SAN FRANCISCO-Surviving cancer is a joyous thing in itself. A new awards program will spotlight that joy and share the stories of 12 survivors who are “everyday heroes,” in an effort to help others who are struggling with the disease.
SAN FRANCISCOSurviving cancer is a joyous thing in itself. A new awards program will spotlight that joy and share the stories of 12 survivors who are everyday heroes, in an effort to help others who are struggling with the disease.
The Courage Awards: Everyday Heroes Fighting and Winning Against Cancer was started this year by Amgen, InTouch magazine, Cancer Care, Inc., and the Oncology Nursing Society. The program aims to honor those who may not think they have done anything special but who truly have been courageous in their effort to win back their health. Winners will receive $1,000, and their stories will appear in the magazine throughout 2001.
Priscilla Hartung, director of social services for Cancer Care, said that the awards program will have meaning for many patients. It is important for people in any stage of dealing with cancer to hear the amazing stories of everyday people who have survived, she said.
Cancer Care, an agency based in New York that helps cancer patients and their families nationwide, receives calls daily from people who ask to talk with someone who has survived what they have gone through, she said.
The Courage Awards will help many people because they not only recognize survivors but also publicly share the personal struggles and stories of survivors. Cancer patients will always reach out for each other, Ms. Hartung said.
Suzyn Waldman, who spent years in Broadway musical theater and then became the first woman TV sports announ-cer for Major League Baseball, is the spokeswoman for the new awards program. She found out she had breast cancer just before she debuted as the play-by-play announcer for the New York Yankees. She underwent 5 months of chemotherapy and 2 months of radiation, all while broadcasting the Yankee games.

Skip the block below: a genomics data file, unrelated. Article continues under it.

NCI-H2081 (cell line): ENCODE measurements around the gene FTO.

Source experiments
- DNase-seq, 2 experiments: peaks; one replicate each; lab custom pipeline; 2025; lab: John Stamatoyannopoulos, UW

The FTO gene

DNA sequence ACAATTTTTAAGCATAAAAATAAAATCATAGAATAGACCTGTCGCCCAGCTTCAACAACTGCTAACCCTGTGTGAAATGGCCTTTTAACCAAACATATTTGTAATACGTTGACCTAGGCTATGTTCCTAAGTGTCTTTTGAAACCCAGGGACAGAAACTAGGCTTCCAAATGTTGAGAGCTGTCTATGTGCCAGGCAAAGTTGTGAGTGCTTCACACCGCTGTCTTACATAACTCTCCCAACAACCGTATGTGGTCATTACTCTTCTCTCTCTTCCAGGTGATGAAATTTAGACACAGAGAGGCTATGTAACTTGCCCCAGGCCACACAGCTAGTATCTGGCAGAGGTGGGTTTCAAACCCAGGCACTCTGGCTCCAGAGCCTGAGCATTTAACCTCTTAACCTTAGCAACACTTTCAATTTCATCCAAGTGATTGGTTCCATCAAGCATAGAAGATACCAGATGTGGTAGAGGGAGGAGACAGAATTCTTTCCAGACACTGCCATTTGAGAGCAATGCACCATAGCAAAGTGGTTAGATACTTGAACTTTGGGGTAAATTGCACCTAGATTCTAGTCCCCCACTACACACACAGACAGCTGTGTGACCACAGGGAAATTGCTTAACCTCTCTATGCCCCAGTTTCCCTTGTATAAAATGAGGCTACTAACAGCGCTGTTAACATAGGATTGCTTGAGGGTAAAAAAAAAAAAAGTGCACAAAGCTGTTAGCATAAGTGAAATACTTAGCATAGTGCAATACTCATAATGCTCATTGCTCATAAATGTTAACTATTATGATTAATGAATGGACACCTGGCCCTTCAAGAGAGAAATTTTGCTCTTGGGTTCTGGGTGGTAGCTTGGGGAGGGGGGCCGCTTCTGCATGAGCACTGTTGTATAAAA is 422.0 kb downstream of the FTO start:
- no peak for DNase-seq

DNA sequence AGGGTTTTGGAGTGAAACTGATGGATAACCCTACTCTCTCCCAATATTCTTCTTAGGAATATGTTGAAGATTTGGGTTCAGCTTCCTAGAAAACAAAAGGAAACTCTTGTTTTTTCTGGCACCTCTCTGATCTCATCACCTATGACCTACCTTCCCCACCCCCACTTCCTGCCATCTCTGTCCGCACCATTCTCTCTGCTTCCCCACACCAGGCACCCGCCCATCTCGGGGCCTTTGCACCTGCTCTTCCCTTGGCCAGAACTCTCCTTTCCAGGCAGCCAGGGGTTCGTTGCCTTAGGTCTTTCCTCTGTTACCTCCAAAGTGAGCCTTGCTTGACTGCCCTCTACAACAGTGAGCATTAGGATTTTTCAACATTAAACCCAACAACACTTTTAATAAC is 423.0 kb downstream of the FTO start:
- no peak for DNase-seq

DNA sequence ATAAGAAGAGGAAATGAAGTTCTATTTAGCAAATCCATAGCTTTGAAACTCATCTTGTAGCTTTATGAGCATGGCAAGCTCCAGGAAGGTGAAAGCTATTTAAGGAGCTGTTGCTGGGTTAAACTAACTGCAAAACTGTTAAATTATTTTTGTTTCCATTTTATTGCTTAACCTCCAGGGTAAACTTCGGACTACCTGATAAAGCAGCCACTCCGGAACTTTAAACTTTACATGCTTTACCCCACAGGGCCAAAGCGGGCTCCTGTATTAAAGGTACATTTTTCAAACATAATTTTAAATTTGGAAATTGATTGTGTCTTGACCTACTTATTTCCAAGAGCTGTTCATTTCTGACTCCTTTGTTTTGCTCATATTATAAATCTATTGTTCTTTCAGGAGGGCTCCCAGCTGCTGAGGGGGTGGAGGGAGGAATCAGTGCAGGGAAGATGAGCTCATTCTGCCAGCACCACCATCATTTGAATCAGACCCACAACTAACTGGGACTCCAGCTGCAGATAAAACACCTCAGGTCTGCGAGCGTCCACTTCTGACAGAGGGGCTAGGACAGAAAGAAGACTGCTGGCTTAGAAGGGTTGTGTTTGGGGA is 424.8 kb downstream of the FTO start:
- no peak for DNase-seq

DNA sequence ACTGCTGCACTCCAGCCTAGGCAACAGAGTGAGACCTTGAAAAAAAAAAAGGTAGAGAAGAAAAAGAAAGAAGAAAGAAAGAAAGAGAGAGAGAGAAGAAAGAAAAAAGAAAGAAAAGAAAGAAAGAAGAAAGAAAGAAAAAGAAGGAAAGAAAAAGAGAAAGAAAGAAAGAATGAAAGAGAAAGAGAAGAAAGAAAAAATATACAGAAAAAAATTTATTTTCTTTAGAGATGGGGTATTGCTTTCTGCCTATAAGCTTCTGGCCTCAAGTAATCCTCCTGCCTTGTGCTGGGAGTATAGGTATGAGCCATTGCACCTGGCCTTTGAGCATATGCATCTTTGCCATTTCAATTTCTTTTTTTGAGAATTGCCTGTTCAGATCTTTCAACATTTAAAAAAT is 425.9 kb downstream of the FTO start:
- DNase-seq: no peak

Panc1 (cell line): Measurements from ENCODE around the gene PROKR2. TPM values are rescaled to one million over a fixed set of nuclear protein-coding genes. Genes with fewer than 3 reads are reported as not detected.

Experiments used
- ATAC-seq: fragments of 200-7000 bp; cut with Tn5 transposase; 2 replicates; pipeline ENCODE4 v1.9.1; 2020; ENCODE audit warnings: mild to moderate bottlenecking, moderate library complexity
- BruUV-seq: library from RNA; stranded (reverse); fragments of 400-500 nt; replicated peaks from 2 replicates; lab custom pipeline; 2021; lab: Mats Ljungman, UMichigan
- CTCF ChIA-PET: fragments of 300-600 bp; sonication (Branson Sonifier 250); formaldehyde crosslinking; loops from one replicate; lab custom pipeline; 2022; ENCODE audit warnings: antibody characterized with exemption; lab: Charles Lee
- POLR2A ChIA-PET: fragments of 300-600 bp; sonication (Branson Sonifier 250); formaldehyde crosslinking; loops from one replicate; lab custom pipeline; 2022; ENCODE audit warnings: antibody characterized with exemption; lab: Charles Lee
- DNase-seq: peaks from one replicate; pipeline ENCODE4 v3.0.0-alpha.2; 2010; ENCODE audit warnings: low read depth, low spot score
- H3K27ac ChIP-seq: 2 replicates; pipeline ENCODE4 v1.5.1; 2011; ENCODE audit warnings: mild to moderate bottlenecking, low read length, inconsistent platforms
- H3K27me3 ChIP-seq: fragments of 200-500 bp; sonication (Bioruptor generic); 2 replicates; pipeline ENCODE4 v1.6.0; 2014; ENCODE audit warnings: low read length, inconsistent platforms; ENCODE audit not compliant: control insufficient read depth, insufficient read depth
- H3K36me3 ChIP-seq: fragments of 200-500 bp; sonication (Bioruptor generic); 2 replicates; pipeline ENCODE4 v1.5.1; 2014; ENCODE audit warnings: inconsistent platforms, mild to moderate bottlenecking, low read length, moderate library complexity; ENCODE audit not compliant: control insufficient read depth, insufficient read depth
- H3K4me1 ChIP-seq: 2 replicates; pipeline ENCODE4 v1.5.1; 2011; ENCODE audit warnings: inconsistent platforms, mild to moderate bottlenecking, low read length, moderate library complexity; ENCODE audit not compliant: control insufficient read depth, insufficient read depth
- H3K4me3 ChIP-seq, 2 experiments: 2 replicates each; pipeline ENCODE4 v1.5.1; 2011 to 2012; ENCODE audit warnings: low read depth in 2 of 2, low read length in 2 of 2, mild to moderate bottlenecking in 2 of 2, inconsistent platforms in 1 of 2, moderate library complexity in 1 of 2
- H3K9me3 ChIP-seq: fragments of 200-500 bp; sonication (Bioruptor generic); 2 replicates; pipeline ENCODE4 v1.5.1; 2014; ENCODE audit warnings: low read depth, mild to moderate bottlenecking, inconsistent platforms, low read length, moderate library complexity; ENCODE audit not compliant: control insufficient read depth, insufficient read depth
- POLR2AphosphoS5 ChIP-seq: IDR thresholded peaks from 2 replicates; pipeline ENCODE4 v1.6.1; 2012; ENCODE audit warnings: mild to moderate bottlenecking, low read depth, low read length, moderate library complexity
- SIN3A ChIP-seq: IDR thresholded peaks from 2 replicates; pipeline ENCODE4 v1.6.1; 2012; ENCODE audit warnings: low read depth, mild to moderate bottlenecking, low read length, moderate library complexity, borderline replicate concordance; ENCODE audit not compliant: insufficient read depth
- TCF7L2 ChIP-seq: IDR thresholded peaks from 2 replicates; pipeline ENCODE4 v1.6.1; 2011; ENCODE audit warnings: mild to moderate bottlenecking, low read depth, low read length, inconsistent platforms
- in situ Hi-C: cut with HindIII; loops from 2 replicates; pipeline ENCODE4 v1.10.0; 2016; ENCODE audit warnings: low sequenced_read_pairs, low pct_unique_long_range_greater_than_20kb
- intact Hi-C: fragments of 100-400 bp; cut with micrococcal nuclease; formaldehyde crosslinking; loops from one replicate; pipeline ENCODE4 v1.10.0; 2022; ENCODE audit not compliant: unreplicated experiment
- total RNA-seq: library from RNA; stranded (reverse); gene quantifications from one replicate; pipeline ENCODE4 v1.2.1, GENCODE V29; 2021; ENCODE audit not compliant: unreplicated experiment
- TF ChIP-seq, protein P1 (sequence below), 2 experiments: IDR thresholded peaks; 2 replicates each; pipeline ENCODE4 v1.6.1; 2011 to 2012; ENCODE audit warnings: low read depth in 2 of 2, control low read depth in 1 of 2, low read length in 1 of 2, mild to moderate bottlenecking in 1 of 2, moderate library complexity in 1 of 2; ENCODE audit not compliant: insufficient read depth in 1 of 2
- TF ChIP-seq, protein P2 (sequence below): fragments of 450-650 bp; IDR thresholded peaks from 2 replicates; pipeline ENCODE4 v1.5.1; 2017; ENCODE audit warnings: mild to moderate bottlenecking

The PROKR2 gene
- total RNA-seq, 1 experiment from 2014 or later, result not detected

As part of the awards program, Amgen will make donations to 15 cancer organizations, $10 for every entry form received. Entrants can select which group they want to receive the donation.
Ms. Waldman, Ms. Hartung, and a committee of leading oncology experts will select the 12 most compelling and inspirational stories for the awards.
Eligible candidates must be US residents over 18 years of age (or the legal guardians for those under 18) and have been diagnosed with cancer. Cancer survivors, their friends, family members, co-workers, or members of their medical team can submit nominations.
The two-page entry form must be accompanied by a statement of no more than 1,000 words that detail the nominees cancer diagnosis, treatment, physical and emotional obstacles/challenges, accomplishments during or since treatment, and the people who have helped along the way.
The official form and entry details are available in InTouch magazine and online at www.courageawards.com. Completed entries should be sent to: The Courage Awards Program, P.O. Box 388, San Francisco, CA 94104-0388. Nominations must be postmarked by October 31, 2000. Winners will be notified by phone no later than December 31, 2000.